62. Gone whale watching
63. Got flowers for no reason
64. Donated blood, platelets or plasma
65. Gone sky diving
66. Visited a Nazi Concentration Camp
67. Bounced a check
68. Flown in a helicopter
69. Saved a favorite childhood toy
70. Visited the Lincoln Memorial
71. Eaten Caviar
72. Pieced a quilt
73. Stood in Times Square
74. Toured the Everglades
75. Been fired from a job
76. Seen the Changing of the Guards in London
77. Broken a bone
See 46. Did I say not recommended? I would have very much wished to pass out, but I did not.
78. Been on a speeding motorcycle
79. Seen the Grand Canyon in person
80. Published a book
81. Visited the Vatican
82. Bought a brand new car
83. Walked in Jerusalem
84. Had your picture in the newspaper
85. Read the entire Bible
86. Visited the White House
87. Killed and prepared an animal for eating
88. Had chickenpox
89. Saved someone’s life
90. Sat on a jury
91. Met someone famous
Robert Duvall, on the flightline at Marine Corps Air Station, Beaufort, SC.
92. Joined a book club
93. Lost a loved one
94. Had a baby
She had the baby, I watched. I got the better deal.
95. Seen the Alamo in person
96. Swam in the Great Salt Lake
97. Been involved in a law suit
98. Owned a cell phone
99. Been stung by a bee
100. Read an entire book in one day

Adventure is worthwhile.
— Aristotle

Rights and Responsibilities

After a series of interesting comments were shared over at Neptunus Lex about firearms purchases in advance of the Change, one of the other commenters raised an issue worth considering.

When you have little or no experience with firearms, and you purchase one, what are your responsibilities?

All of the firearms I know of are sold with information booklets, warnings, some sort of trigger locks, and extra information on safe storage mandated by our state. These should be read, but are only a starting point.

Get some training. Find a range and some experienced shooters, spend some time with them. Almost all the responsible gun owners I know enjoy helping a new shooter get started. Take an NRA sponsored safety class. Practice.

Our club offers a couple of days a year for inexperienced people to come out and shoot various types of firearms under the supervision of NRA range officers. Understand how your firearm works, in detail, so you will know when it is need of professional service. Determine what is the best way to store your firearm. All of this and more is your responsibility as a gun owner.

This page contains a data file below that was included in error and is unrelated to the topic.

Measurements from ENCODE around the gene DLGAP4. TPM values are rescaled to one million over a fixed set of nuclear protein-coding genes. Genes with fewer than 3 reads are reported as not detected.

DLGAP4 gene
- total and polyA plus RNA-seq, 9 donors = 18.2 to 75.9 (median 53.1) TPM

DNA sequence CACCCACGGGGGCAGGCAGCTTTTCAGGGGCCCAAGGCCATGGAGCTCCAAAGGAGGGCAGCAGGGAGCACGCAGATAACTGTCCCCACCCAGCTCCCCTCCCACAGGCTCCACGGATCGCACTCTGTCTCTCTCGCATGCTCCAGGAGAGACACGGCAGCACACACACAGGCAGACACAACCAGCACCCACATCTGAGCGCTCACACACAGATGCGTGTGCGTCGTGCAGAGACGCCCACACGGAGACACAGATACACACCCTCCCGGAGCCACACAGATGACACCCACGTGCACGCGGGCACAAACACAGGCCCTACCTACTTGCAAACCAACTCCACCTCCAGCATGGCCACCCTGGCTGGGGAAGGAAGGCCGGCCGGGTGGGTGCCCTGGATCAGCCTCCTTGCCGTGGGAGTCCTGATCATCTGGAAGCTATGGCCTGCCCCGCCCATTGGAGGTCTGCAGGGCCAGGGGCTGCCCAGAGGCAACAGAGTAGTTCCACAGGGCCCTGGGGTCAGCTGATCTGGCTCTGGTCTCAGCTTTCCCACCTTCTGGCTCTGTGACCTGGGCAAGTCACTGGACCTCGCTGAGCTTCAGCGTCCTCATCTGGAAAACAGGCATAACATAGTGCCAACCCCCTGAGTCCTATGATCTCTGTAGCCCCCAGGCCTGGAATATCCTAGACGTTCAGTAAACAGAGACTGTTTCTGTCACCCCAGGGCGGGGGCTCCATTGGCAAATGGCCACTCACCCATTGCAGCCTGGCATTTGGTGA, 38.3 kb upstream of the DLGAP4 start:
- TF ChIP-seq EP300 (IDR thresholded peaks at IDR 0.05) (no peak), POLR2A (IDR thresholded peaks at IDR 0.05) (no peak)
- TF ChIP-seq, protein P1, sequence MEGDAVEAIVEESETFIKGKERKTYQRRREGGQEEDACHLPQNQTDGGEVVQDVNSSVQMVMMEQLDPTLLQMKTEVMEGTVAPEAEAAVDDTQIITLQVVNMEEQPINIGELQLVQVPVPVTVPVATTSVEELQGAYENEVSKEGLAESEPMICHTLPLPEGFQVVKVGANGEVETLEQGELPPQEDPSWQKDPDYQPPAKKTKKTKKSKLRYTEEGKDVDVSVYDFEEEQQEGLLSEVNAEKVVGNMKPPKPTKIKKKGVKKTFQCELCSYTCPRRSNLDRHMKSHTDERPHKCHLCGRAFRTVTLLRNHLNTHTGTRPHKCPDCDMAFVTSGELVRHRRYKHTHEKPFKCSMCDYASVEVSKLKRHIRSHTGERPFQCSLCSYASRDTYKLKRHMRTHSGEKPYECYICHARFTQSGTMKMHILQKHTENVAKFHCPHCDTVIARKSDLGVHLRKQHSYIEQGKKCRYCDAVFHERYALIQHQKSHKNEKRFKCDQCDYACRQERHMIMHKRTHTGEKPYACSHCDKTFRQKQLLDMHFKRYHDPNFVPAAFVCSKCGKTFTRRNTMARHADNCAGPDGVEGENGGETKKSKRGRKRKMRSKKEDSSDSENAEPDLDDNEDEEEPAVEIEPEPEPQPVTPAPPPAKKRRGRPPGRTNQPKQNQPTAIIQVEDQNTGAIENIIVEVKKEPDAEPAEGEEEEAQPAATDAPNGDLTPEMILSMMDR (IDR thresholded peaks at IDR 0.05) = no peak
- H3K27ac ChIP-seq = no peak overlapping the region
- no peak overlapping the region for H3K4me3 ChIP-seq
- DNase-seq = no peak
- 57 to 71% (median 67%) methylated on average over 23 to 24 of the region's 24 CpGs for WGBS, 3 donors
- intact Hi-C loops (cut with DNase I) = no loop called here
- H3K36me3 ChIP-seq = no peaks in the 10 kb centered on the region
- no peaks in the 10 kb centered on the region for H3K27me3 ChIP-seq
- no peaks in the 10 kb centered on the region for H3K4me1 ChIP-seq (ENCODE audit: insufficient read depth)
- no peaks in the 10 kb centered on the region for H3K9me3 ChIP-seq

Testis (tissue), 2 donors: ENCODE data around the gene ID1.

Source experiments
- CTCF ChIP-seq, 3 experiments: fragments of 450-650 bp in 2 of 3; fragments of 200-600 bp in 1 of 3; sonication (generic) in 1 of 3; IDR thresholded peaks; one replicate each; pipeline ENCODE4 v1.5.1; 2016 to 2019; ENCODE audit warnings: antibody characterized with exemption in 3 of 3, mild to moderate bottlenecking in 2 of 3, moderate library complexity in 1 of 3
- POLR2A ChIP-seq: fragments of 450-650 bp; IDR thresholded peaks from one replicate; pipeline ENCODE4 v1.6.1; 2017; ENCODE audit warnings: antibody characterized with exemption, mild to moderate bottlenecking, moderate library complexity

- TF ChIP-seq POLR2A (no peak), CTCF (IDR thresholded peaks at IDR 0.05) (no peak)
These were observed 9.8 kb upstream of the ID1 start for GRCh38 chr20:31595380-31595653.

Guns don’t just “go off”. Someone put their finger on the trigger and pulled. When that happens, everything else is physics. The projectile leaves the barrel and travels until it is stopped by some force. If that barrel was pointed at something you did not intend to shoot, and you pulled the trigger, you were negligent. If you are lucky, you put a hole in the wall, the floor, or the TV. If not, you may have shot yourself, your dog, your child.

Those kinds of mistakes are irrevocable. An unsecured swimming pool, chemicals stored under a sink in a home with a young child, or driving irresponsibly fast on a public road can also lead to a tragedy. All the tears and regrets after the fact cannot unpull a trigger or put a safety cover on the pool.

Freedom always includes responsibility. It cannot be avoided. The right to vote includes the responsibility to be informed about the issues and candidates. The right to free speech includes the responsibility for what you choose to say. The right to bear arms includes the responsibility for what you do with those arms. I believe that all of us, as citizens, have rights. We all have to trust one another with the associated responsibilities. The alternative is giving up those rights and living as subjects of the State.

It is easy to dodge our responsibilities, but we cannot dodge the consequences of dodging our responsibilities.

— Josiah Charles Stamp

Breda said it better

I was going to post on this, but Breda already wrote about Sarah Palin and the turkeys . So click the link and go visit Breda.

If you eat turkey on Thanksgiving, and you didn’t lop off it’s head and pluck it yourself, then someone did it for you. If you’re a vegan, and feeling morally superior to all the rest of us, what are you doing at my blog?

All normal people love meat. If I went to a barbeque and there was no meat, I would say ‘Yo Goober! Where’s the meat?’. I’m trying to impress people here Lisa. You don’t win friends with salad.
–Dan Castellaneta